This question is one I’ve given a lot of thought to in the past few weeks, especially after discussing it in the Contemporary Pedagogy class earlier this semester. I’d like to think that the way I dress would not affect how I am perceived, but that assumption is probably short-sighted. My credibility may already be undermined by the fact that I am a female, even if it is a subconscious and unintentional bias. And I likely will be close in age, or at least appear close in age, to many of my students, which would could make it easier to not take me very seriously as an educator. But I think I’m not willing to go out of my way to dress very formally to teach. I’d rather be comfortable and practical, and it wouldn’t hurt to be a little more relatable to students.
A similar question is concerned with the way I choose to be addressed by the faculty and by the students. I think this would affect the relationship I have with students, but I would rather it not. For example, I do not wish to be called “Dr.” so-and-so, because an informal salutation would be more relatable and maybe approachable. But if there is an atmosphere of disrespect that unfolds as a result of being on a first-name basis, I would in that case consider being called Dr. to establish my credentials and make it clear that I should be respected. But that is a decision that has to be made early, because it would be even worse to go by my first name initially and then change my mind—I don’t think that would go over well. I think part of this depends on the culture of the university, or of the department in which I teach, so maybe I will have less control over the outcome than I’m anticipating. That might make it easier, I suppose, by avoiding the need to make a decision!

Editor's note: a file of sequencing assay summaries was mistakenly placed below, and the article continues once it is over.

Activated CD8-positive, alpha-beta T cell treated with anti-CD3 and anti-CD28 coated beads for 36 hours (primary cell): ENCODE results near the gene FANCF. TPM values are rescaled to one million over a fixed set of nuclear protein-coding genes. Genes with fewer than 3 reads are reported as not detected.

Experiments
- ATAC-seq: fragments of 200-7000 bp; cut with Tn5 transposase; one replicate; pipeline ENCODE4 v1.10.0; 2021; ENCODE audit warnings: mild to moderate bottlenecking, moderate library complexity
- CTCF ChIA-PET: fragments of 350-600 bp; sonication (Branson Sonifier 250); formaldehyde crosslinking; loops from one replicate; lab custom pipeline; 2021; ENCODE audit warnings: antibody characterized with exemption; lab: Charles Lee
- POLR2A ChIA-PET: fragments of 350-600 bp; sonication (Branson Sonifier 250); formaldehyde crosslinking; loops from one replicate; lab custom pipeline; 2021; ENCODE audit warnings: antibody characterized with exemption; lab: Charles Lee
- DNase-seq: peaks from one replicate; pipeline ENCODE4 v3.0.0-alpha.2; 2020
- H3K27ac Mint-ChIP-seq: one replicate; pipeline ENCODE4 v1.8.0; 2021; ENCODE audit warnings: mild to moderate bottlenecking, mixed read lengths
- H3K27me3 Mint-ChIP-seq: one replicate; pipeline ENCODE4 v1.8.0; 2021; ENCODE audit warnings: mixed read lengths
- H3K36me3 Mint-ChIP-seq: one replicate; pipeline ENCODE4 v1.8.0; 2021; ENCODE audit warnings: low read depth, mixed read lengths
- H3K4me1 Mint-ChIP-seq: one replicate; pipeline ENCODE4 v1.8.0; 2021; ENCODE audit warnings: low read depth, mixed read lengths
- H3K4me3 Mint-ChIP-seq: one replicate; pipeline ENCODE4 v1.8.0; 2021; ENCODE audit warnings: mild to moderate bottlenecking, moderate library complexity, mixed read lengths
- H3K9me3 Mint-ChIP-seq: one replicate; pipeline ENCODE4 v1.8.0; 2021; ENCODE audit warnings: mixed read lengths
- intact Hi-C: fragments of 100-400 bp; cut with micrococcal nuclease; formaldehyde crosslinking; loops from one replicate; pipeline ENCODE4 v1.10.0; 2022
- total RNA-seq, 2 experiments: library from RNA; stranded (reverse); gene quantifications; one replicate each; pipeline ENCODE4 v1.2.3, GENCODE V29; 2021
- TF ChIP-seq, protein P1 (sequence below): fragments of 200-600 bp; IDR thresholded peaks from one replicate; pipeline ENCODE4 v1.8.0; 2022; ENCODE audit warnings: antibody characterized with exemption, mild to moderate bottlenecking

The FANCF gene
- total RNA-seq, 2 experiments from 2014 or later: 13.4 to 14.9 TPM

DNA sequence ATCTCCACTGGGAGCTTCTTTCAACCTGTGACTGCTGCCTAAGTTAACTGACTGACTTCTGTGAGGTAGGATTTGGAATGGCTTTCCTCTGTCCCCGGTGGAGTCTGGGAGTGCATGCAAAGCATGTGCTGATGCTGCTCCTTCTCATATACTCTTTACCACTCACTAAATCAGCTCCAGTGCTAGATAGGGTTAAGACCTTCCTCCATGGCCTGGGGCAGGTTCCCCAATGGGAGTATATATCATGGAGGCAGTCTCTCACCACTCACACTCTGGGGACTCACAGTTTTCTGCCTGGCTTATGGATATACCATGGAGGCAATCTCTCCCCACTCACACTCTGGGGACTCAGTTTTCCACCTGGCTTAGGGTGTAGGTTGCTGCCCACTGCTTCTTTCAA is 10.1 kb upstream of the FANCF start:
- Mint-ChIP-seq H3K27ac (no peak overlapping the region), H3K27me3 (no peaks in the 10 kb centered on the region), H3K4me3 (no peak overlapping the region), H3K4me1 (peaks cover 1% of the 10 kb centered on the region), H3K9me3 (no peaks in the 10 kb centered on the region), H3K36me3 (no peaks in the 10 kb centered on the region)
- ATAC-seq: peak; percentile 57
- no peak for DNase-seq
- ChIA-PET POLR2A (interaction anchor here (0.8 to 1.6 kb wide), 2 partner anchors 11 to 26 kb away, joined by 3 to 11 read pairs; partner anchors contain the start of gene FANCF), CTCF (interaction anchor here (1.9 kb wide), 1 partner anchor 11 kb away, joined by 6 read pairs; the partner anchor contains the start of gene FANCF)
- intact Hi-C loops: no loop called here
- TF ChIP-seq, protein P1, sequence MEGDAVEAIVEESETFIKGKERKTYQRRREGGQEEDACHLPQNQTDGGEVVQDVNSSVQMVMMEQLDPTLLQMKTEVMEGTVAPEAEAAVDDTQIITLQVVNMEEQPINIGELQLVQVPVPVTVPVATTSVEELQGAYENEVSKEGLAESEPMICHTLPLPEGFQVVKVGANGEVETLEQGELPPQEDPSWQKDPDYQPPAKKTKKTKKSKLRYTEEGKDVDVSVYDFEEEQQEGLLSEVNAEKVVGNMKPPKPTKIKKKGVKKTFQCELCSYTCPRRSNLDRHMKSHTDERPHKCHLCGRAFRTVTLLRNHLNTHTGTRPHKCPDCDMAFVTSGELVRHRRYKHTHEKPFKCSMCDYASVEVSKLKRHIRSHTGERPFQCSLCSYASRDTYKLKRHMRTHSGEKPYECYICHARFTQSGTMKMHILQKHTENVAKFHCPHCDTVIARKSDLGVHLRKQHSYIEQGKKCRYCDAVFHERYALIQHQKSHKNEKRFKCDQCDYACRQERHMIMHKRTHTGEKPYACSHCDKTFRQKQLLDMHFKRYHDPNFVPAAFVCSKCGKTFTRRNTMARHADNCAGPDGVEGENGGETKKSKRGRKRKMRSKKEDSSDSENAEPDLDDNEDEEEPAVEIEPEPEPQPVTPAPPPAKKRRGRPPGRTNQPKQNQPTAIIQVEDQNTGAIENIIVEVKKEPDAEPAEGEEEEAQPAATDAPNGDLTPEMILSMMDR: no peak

I would like to think, as one of my classmates in Contemporary Pedagogy mentioned, that having a PhD would warrant respect and credibility in the eyes of my students automatically, regardless of things that seem silly and unimportant (like what I wear or how I choose to be addressed). But there is a nagging part of me that wonders if this is true. Maybe this also depends on the general culture and atmosphere of the university, but if not, I think it’s something I can establish and instill early in the semester by having an open and transparent discussion about these things. I don’t mean that I would address appearances or names directly, but setting the tone at an early stage that the class will be professional and respectful towards everyone, including myself, could be a good start.